With football season in full swing and the market at an all-time high I thought it would be a good idea to discuss risk adjusted returns. I can tell you are excited.
I’ve been doing this for almost 15 years now and if we are headed for another recession, which I think we are, it will be my third one. What I’ve noticed during these years, is how the conversation changes. When I first started here at CWM in January 2002, it was a very bad time for the market (tech bubble bursting) and advice from the financial media was to be proactive and have a disciplined exit strategy. A few years later things shifted and it was as if everybody was suffering from amnesia, because all of the sudden the conversation was around being passive (i.e. indexing) and keeping your costs low. Then, KABOOM! The Great Recession hits and guess what the conversation changed to... you guessed it, “you need to be proactive and have a disciplined exit strategy”.
For the past couple of years I’ve noticed the conversation is back to “being passive and keeping your costs low”; a strategy often referred to as Buy & Hold. This strategy works great in up markets because you get all of the up, but you also get all of the down in a down market. As a result, you end up giving back most, if not all of your gains during large market corrections. For example, let’s say that over the past five years you made 50%. At this point, you are a believer because you just made 50% and it cost you very little to do so. However, in year six, the market drops 30%. In the end, you only made 5%. How is that possible? Let’s apply dollars to it. Suppose you started with $100,000. If, after five years, your $100,000 grew to $150,000 but in year six the market drops and you lose 30% of your $150,000 which is $45,000. After all of that, you only have $105,000. As I like to say, 50 – 30 = 5 in a compound world.
Many of our clients are retired or nearing retirement and as a result, they are at the point in their lives where getting the big return is not nearly as important as NOT taking the big hit. For example, we picked up a lot of clients during the Great Recession that experienced around a 40%-60% loss in the drop of 2008. Many of those clients had to alter their lifestyle to a new reality as a result of those losses. With their portfolio dropping 40%+, they could no longer take out the same amount as before or they’d risk running out of money before they run out of time. If a retiree has a $1M portfolio they can take out 4% or $40,000 per year but if their portfolio dropped to $600,000 (40% loss) then they would have to reduce their draw to $24,000 per year. That is likely going to have a large impact on their lifestyle. This is why we focus so much on protecting the downside.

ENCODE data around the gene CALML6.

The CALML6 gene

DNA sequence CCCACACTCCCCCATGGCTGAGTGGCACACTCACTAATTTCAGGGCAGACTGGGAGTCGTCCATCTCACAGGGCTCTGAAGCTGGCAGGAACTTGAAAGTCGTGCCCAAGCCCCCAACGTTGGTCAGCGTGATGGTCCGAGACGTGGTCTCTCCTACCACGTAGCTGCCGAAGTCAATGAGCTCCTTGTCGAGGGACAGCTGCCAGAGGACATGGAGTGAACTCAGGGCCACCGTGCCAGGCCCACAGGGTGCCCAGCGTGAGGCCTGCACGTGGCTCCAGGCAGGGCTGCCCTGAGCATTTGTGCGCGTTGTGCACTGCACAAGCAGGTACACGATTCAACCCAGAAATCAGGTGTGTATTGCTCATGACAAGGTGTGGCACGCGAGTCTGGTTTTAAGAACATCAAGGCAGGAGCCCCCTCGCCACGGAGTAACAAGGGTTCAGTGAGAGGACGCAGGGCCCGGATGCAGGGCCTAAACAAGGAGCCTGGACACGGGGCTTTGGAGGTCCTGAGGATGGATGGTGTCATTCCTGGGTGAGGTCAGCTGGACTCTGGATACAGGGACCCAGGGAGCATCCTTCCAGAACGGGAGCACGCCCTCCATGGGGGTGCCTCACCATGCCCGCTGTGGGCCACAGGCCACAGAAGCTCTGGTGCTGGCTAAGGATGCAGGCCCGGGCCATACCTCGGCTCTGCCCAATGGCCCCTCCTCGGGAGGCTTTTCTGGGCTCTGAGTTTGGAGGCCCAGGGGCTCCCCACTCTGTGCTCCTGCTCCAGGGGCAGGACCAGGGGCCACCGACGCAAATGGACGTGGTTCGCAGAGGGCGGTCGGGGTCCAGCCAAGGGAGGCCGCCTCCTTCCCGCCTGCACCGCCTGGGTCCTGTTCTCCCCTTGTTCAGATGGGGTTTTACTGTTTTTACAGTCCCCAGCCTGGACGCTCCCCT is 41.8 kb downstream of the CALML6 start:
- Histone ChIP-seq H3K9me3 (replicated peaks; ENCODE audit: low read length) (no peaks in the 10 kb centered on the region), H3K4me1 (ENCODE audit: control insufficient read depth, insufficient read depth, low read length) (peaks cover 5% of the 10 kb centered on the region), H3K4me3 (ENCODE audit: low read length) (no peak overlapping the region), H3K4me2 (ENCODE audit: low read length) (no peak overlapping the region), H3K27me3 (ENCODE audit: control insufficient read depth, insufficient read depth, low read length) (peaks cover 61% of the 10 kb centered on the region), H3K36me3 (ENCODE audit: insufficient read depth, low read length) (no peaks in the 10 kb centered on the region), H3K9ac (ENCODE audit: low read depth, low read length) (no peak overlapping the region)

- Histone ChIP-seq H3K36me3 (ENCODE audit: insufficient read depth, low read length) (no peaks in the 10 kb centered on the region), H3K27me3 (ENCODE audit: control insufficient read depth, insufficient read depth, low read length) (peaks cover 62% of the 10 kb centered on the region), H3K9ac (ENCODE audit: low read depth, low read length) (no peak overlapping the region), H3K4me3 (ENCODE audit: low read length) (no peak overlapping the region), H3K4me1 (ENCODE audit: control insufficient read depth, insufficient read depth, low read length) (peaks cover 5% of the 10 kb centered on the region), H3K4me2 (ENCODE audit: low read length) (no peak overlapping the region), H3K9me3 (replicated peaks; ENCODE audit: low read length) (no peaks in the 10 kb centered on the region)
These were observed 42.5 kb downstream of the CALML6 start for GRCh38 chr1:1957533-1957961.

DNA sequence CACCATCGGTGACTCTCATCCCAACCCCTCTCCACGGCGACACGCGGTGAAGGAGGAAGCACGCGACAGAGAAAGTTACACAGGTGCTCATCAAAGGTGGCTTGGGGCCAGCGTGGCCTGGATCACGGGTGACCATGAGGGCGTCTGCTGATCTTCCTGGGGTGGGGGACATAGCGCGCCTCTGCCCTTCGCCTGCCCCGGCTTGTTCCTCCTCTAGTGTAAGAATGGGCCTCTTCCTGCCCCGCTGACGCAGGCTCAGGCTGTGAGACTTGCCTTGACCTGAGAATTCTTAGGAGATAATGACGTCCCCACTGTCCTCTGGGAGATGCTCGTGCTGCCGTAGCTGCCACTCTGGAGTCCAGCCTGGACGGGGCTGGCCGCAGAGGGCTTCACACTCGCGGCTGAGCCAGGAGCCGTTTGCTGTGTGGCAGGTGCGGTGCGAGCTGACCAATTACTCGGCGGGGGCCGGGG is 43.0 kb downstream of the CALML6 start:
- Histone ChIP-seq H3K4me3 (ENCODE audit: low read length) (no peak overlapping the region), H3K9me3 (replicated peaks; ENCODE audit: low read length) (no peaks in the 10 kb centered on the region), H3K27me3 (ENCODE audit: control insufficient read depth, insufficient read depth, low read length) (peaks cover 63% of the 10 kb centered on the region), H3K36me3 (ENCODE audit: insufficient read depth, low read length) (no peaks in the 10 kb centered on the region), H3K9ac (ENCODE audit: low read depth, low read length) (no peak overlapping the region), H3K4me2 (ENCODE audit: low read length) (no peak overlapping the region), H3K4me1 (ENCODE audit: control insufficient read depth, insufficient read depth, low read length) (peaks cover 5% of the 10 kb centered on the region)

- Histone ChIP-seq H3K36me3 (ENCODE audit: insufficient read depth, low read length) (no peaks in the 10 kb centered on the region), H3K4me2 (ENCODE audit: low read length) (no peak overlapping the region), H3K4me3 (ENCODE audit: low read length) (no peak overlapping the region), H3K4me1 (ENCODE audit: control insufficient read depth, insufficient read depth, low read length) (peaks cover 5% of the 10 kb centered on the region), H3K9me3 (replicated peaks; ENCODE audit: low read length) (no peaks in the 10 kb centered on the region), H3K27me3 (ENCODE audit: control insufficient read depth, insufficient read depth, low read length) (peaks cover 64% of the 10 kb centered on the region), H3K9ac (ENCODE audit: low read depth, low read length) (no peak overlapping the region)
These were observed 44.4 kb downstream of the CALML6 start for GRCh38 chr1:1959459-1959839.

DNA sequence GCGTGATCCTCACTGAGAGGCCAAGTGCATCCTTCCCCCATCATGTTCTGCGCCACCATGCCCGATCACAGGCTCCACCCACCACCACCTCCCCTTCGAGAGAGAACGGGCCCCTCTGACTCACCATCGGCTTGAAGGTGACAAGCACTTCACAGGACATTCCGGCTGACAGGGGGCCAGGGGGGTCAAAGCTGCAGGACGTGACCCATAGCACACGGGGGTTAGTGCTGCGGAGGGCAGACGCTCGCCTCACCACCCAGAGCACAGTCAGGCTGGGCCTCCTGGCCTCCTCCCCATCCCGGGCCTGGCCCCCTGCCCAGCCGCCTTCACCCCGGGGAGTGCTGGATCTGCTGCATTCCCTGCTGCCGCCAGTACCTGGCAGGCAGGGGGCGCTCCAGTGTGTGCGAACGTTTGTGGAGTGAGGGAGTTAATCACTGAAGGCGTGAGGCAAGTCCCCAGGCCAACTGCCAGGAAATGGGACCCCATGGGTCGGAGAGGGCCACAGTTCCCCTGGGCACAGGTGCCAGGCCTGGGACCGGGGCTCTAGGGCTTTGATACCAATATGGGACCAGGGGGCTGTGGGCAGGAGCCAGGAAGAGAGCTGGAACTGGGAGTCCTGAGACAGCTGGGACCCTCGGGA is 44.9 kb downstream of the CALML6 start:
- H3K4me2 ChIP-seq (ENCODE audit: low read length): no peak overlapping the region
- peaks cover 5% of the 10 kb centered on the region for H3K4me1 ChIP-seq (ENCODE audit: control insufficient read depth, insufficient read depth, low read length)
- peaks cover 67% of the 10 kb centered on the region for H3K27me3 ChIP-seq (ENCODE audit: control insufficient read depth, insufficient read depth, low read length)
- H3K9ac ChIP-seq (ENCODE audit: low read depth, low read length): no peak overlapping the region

Our Performance Targeting System (PTS) aims to minimize the amount of risk you are taking to hit the target rate of return. Another way of putting this is that we are always shooting for “risk adjusted returns”. The problem with this approach is that it typically underperforms in an upmarket because of the measures taken to reduce risk. However, on the flip side, it typically does better in a down market as a result of those measures. Running with the example I gave above (again, see chart), suppose you made 40% over the same five years in a defensive portfolio while your friend made 50% in a passive portfolio, and you paid us a management fee to do so. At this point you are seriously questioning whether our fee is worth it. Then, in year six you lose 15% while your friend loses 30%. After six years you made a total of 19% and your friend made 5% even though you underperformed five of the six years. Our goal is to try and outperform by reducing your volatility. This is why I titled the article Defense Wins Championships.
If you have questions or comments about the material presented above, please don't hesitate to e-mail me at BrianL@CWMnw.com. Don't forget to share this information with others that may find it helpful.
This article has been prepared and distributed for informational purposes only and is not a solicitation or an offer to buy any security or investment or to participate in any trading strategy. Information is based on sources believed to be reliable; however, their accuracy or completeness cannot be guaranteed. This information is not intended to be a substitute for specific individualized tax, legal or investment planning advice as individual situations will vary. For specific advice about your situation, please consult with a financial professional. Past performance is no guarantee of future results.